NEW YORK (Dow Jones Newswires), May 27, 2009
With crude oil trading above $60 a barrel for the first time since November, the oil exploration and production sector looks ripe for a new wave of mergers and acquisitions.
Concerns about the health of the global economy have damped major deal-making in the space so far this year, despite overall low leverage and reasonable valuations. But signs of life are already beginning to emerge, with the close last week of Premier Oil PLC's (PMO.LN) $500 million acquisition of Oilexco North Sea Ltd.
The balance sheets of the major industry players suggest an opportunity for more and bigger deals to come.
The cash ratio - cash in excess of short-term liabilities -- is a good measure of a company's liquidity, and therefore buying power. BP PLC (BP) has a cash ratio of 23.9x, Chevron Corp.'s (CVX) stands at 29.9x and Exxon Mobil Corp.'s (XOM) is a whopping 65.2x, according to FactSet.
BP is always on the lookout for attractive assets. "The future has not been cancelled -- merely delayed," Chief Executive Tony Hayward said at BP's strategy presentation in March.
When looking to spend extra cash, potential buyers will focus on their targets' "break-even price," or the cost to extract one barrel of oil.
Break-even prices vary by region, but the average break-even price for the Organization of the Petroleum Exporting Countries is around $58 a barrel -- making $62 oil a profitable proposition.
Wary of the near-term fundamentals for crude oil, companies may decide to hedge against a decline in price and wait for equity valuations to decrease before taking on an acquisition.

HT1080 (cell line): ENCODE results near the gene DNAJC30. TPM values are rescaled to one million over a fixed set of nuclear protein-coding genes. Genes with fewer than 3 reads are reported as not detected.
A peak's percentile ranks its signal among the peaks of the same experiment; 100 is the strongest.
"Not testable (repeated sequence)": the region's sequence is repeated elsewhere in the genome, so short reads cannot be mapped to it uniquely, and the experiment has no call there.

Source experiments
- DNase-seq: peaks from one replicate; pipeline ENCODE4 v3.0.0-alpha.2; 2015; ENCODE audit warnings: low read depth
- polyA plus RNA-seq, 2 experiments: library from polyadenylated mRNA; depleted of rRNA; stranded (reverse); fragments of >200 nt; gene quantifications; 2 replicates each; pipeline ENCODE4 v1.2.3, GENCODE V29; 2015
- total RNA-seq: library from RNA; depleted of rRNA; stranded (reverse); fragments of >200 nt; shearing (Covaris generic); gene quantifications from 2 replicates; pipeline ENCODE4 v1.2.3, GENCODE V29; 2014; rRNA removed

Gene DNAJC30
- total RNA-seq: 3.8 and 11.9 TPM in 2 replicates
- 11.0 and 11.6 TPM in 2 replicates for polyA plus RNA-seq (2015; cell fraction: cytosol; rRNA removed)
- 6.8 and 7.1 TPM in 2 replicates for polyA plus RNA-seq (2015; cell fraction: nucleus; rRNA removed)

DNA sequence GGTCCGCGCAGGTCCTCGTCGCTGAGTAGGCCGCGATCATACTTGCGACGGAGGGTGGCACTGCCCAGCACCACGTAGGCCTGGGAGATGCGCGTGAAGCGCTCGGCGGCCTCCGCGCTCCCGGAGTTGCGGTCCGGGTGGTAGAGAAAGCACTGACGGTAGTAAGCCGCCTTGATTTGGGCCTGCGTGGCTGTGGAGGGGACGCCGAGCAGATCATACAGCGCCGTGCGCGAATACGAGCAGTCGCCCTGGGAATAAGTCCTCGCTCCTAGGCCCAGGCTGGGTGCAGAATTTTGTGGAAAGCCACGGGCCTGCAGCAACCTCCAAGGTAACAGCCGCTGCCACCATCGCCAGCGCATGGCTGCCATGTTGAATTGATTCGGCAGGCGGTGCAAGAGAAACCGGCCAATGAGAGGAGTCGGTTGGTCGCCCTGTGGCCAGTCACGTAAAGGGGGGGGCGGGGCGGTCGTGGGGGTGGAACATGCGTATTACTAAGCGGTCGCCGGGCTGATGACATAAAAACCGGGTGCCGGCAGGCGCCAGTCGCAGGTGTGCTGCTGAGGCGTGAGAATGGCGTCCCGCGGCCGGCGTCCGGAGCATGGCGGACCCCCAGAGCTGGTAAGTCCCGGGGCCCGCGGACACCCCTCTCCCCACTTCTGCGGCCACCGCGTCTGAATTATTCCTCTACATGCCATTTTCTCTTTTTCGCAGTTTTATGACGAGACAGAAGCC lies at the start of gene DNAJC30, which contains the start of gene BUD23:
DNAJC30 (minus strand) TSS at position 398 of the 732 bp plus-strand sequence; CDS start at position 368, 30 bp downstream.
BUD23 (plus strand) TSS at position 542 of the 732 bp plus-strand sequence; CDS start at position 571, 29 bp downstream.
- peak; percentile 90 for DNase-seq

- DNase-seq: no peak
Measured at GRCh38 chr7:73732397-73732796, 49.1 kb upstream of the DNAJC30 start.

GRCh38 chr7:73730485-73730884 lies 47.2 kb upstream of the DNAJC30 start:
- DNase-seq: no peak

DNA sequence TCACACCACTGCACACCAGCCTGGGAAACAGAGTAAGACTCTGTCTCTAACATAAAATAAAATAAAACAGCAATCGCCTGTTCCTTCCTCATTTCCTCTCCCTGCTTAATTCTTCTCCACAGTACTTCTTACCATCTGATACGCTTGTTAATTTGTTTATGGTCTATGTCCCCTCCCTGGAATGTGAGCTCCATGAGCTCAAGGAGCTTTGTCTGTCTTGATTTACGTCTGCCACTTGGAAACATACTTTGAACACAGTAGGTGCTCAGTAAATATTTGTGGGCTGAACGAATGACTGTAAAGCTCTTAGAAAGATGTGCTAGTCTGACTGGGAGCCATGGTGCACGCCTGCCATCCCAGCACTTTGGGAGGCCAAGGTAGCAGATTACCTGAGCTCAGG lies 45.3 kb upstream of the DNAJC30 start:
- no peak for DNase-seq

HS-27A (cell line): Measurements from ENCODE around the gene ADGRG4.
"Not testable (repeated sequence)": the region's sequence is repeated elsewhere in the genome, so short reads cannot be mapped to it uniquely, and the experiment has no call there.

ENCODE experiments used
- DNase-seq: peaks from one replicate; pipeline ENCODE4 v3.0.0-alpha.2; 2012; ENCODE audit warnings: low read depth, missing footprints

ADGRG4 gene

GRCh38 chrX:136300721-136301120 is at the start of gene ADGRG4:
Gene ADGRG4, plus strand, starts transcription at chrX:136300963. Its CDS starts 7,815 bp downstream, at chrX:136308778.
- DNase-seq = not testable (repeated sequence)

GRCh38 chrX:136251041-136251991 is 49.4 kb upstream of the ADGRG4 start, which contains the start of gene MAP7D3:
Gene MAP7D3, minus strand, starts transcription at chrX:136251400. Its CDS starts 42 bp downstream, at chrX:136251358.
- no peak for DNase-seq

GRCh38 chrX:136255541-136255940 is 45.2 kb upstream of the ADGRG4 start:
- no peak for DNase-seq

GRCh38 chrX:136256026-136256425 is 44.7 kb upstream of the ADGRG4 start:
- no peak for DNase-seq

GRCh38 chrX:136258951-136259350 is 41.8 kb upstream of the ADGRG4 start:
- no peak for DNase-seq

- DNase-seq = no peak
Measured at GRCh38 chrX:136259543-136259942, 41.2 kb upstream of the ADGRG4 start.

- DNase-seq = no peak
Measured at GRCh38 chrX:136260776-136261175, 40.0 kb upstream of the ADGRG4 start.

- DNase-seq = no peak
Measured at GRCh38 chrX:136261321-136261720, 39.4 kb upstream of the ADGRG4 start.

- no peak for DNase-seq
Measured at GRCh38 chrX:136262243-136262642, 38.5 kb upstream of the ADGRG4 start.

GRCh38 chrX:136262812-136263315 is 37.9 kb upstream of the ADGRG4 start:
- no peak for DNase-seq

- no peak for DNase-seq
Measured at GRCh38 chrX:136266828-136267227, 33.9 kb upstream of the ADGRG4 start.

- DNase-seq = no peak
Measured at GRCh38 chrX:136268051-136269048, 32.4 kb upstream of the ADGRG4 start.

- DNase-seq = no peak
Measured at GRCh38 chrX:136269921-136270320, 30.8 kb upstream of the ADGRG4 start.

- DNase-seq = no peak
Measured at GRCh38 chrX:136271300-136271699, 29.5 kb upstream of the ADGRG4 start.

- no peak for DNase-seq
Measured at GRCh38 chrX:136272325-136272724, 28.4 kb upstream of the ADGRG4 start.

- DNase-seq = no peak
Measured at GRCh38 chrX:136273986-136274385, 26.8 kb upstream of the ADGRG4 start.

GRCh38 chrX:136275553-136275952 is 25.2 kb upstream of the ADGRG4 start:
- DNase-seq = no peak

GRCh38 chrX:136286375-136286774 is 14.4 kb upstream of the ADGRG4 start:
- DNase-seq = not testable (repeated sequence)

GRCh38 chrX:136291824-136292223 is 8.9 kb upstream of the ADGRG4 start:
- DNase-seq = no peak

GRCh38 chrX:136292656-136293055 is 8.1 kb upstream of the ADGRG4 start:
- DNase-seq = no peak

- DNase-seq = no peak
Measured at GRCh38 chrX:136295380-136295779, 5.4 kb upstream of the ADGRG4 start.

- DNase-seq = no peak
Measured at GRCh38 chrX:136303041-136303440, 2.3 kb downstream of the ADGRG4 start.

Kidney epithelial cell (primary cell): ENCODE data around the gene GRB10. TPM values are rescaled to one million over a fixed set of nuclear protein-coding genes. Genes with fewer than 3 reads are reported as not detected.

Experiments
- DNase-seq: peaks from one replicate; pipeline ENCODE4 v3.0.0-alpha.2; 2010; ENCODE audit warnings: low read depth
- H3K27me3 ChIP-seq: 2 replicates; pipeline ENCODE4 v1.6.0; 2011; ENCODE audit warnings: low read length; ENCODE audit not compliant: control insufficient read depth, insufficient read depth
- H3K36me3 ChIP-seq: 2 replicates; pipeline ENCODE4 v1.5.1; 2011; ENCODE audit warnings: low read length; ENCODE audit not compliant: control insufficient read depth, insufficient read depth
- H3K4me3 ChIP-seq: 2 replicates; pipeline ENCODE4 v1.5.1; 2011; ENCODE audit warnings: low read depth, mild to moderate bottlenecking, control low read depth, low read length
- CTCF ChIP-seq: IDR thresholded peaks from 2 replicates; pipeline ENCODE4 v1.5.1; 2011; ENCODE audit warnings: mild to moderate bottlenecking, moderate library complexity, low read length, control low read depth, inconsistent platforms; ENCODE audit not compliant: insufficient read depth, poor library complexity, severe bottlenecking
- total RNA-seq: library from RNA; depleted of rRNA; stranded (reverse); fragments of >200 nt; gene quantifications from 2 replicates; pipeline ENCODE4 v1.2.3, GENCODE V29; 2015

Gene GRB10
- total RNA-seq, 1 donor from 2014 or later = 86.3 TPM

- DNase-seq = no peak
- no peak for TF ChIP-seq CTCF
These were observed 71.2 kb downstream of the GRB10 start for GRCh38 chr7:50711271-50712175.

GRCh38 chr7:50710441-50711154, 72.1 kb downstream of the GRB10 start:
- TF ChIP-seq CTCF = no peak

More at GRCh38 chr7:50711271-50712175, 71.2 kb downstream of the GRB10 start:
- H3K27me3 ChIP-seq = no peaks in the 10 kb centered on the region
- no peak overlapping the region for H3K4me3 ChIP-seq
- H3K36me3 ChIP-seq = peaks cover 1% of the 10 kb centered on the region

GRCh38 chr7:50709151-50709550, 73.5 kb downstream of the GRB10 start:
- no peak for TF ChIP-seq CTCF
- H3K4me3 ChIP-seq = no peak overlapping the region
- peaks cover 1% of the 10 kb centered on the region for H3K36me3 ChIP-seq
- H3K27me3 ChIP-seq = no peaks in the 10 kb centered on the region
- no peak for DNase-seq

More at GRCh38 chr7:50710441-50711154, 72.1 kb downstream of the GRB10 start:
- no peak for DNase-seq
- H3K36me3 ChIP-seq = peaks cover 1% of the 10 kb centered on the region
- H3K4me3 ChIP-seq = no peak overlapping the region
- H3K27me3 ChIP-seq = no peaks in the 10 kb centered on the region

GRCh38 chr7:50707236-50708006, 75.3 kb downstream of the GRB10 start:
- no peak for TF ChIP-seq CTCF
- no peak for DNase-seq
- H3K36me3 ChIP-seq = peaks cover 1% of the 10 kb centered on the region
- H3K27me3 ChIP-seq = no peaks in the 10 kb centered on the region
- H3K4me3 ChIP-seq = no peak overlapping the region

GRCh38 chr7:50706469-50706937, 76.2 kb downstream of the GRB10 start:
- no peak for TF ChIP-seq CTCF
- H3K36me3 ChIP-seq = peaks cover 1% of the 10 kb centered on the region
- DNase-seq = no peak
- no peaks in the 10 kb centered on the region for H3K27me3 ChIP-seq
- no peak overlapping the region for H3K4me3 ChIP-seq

Producers can usually hedge their exposures to underlying energy prices, but this year some companies were left in a predicament. Prices were attractive to would-be hedgers, but many producers hedged at higher prices in 2008 and had no remaining credit to add to their positions. Some of these hedges may be unwinding and could put downward pressure on longer-dated crude contracts.
The improved macroeconomic backdrop should also improve the M&A outlook.
The oil and gas sector has accessed the debt markets to the tune of $52.6 billion since the start of the year, relatively high considering all of 2008 saw around $70 billion capital raised in the debt market. Meanwhile, equity prices in the sector have rallied some 25% from their March lows, and crude is up nearly 70% since hitting a low of $36.51 a barrel earlier in the year.
So where are the deals?
A historical perspective provides some context. A host of deals followed crude's pullback in the early 1980s. E.I. duPont de Nemours & Co. (DD) bought Conoco Inc. in 1981, Standard Oil Co. of California acquired Gulf Oil Corp. in 1984, and BP America bought Standard Oil Co. in 1987. The parallels with the economic backdrop then and now are similar. In 1982, unemployment hit 10.82%, GDP was at -6.4% and oil was down nearly 30% from its then-peak.
Frank Verducci, a director at BP, said he expects that "We are going to see a lot of the super majors make some serious strategic decisions" about U.S. acquisitions.
Anadarko Petroleum Corp. (APC), Marathon Oil Corp. (MRO) and Hess Corp. (HES) are oft mentioned as takeover candidates. While their valuations have risen, they remain compelling. Anadarko trades at 6.78x total enterprise value to forward earnings before interest, taxes, depreciation and amortization. Marathon Oil stands at 4.18x, and Hess trades at 8.14x. The industry average is 7.34x.
The cash-flush majors are in good position to pounce on opportunities such as these.
Copyright (c) 2009 Dow Jones & Company, Inc.
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